These symptoms can also be confused with an ankle sprain, so visit a doctor for an accurate diagnosis. It’s important to seek medical care from a foot and ankle surgeon if symptoms are severe or don’t go away with rest and other self-care.

What causes a broken ankle?

You can break any of the bones in your ankle by twisting, rotating or rolling your ankle. It can happen from tripping and falling, or simply putting your foot down the wrong way. You can seriously injury or shatter your ankle by dropping something heavy on your foot or ankle or from a vehicle accident. Overuse—such as running long distances or any activity with a bone weakened by osteoporosis—can cause a stress fracture.

What are the risk factors for getting a broken ankle?

You might be at a higher risk of breaking your ankle if you:

  • Participate in certain high-impact sports, such as football, basketball, tennis, soccer or gymnastics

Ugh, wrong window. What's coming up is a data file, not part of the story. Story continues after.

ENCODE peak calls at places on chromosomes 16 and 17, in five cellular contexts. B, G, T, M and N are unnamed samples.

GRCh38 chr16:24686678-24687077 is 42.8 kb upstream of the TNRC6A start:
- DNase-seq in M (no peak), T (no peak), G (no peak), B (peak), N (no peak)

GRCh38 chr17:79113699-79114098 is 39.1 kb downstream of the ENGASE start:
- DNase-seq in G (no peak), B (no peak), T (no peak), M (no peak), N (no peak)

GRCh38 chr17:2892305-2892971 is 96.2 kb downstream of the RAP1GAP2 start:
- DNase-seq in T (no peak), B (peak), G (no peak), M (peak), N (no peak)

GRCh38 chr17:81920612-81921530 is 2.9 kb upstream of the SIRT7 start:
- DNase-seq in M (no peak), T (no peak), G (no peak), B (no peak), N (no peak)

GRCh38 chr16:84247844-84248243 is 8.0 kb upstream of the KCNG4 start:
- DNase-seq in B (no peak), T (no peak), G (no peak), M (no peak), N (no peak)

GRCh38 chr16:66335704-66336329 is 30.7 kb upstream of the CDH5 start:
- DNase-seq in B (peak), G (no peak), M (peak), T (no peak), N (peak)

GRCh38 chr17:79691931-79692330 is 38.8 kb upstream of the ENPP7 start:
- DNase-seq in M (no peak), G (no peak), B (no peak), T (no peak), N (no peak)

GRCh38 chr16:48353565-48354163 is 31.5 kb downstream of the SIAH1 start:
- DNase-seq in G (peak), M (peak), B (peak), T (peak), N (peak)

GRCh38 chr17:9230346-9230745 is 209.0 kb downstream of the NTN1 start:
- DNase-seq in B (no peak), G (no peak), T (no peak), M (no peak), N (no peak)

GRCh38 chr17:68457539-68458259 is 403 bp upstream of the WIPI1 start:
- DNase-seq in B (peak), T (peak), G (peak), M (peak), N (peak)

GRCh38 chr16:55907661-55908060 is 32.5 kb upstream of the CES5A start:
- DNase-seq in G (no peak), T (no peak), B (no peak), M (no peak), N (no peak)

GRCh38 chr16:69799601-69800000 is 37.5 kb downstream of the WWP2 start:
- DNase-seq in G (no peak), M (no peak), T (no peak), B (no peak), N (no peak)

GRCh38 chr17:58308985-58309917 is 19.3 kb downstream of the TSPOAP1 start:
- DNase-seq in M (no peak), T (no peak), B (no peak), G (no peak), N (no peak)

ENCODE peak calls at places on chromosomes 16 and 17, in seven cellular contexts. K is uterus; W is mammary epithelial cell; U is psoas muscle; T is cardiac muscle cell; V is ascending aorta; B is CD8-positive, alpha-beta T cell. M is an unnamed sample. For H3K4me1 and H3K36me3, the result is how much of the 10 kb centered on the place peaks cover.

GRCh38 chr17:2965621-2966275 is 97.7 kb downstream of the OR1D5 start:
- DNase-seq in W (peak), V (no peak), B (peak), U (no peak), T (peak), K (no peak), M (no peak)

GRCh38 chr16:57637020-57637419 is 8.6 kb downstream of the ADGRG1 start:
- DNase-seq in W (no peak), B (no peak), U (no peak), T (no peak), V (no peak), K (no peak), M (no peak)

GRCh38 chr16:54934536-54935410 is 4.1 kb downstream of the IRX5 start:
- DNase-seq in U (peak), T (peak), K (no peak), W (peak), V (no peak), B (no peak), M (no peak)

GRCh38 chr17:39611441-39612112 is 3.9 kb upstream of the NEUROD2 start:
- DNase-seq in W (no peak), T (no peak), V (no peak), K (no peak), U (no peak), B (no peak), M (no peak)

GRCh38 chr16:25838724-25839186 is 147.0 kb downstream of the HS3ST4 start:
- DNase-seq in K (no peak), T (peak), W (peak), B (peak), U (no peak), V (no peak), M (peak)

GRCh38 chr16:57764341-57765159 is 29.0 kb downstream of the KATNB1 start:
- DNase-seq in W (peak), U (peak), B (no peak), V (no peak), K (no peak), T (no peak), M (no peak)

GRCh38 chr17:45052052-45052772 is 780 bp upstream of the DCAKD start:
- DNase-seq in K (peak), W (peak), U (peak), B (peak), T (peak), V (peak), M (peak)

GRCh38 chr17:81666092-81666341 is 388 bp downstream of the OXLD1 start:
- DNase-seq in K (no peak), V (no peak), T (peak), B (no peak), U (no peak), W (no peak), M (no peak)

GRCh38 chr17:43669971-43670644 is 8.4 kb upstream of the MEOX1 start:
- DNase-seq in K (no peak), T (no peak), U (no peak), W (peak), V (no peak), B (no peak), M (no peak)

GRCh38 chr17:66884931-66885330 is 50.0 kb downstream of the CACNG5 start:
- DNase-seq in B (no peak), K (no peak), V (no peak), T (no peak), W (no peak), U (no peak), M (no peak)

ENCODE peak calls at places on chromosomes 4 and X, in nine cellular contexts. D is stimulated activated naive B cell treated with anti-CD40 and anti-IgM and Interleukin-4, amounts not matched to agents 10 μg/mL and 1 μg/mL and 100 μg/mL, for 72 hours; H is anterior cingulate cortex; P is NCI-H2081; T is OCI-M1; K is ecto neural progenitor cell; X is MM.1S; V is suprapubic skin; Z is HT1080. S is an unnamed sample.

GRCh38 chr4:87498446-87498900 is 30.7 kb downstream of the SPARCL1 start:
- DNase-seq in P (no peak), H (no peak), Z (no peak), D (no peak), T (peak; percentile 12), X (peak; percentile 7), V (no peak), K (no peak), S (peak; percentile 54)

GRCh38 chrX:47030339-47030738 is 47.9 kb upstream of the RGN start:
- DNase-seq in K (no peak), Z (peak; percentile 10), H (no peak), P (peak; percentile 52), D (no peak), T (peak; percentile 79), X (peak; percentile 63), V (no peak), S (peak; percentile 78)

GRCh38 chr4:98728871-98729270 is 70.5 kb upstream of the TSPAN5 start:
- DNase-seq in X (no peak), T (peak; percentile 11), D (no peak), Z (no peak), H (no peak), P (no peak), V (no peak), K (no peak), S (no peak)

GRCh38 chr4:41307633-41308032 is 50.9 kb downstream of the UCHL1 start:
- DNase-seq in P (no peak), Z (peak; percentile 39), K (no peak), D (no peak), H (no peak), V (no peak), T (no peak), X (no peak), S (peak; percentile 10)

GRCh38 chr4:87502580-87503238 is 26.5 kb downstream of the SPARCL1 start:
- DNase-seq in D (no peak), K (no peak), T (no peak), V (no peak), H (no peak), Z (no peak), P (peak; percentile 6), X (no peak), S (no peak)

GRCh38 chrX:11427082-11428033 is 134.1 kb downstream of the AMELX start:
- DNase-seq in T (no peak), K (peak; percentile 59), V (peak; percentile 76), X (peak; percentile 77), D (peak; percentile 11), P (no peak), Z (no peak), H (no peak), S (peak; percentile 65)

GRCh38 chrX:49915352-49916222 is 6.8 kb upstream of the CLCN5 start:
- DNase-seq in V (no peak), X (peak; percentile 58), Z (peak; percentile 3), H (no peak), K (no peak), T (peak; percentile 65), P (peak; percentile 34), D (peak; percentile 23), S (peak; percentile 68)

• Don’t use proper equipment, footwear or technique during sports or exercise
  • Have osteoporosis, which causes decreased bone density
  • Suddenly increase the frequency, intensity or duration of exercise

Reducing your risk of breaking an ankle

To reduce your risk of getting a broken ankle, you should:

  • Wear appropriate footwear for your activities, and replace your shoes routinely as they begin to wear out
  • Warm up before beginning each exercise session, and work your way up when starting a new exercise routine
  • Alternate your high-impact exercise routine, such as running, with a lower-impact exercise, such as swimming
  • Take care of your bones by getting enough calcium and vitamin D

Talk to your doctor if you aren’t sure what type of exercise program is right for you. A doctor can also check your vitamin D levels and recommend a supplement if necessary. If you’re at higher risk of hurting your ankle, ask your doctor what types of exercise can help you strengthen your ankle muscles.

How is a broken ankle treated?

Your doctor will examine your ankle, ask you questions about how you injured your ankle, and possibly order diagnostic imaging (X-rays, CT scan or MRI) to see which bones are broken and if any are out of place. Treatment for a broken ankle depends on which bones are broken and severity of the fracture.